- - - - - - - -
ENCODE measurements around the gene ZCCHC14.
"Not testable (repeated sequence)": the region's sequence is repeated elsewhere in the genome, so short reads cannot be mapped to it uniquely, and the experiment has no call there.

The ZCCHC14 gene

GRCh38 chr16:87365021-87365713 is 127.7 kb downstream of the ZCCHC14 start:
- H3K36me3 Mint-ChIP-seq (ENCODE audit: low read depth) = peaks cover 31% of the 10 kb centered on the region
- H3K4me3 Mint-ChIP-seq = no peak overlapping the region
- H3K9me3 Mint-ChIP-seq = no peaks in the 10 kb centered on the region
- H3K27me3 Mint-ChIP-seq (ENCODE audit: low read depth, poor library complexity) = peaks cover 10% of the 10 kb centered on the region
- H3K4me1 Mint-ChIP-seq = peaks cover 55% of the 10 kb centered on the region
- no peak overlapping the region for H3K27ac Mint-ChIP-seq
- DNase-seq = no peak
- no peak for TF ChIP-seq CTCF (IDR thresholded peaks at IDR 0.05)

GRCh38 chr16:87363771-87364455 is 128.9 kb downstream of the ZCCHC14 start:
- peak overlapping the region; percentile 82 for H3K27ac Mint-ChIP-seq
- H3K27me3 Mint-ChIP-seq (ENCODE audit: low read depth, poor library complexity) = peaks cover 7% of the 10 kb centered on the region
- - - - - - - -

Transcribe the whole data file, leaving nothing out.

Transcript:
ENCODE measurements around the gene ZCCHC14.
"Not testable (repeated sequence)": the region's sequence is repeated elsewhere in the genome, so short reads cannot be mapped to it uniquely, and the experiment has no call there.

The ZCCHC14 gene

GRCh38 chr16:87365021-87365713 is 127.7 kb downstream of the ZCCHC14 start:
- H3K36me3 Mint-ChIP-seq (ENCODE audit: low read depth) = peaks cover 31% of the 10 kb centered on the region
- H3K4me3 Mint-ChIP-seq = no peak overlapping the region
- H3K9me3 Mint-ChIP-seq = no peaks in the 10 kb centered on the region
- H3K27me3 Mint-ChIP-seq (ENCODE audit: low read depth, poor library complexity) = peaks cover 10% of the 10 kb centered on the region
- H3K4me1 Mint-ChIP-seq = peaks cover 55% of the 10 kb centered on the region
- no peak overlapping the region for H3K27ac Mint-ChIP-seq
- DNase-seq = no peak
- no peak for TF ChIP-seq CTCF (IDR thresholded peaks at IDR 0.05)

GRCh38 chr16:87363771-87364455 is 128.9 kb downstream of the ZCCHC14 start:
- peak overlapping the region; percentile 82 for H3K27ac Mint-ChIP-seq
- H3K27me3 Mint-ChIP-seq (ENCODE audit: low read depth, poor library complexity) = peaks cover 7% of the 10 kb centered on the region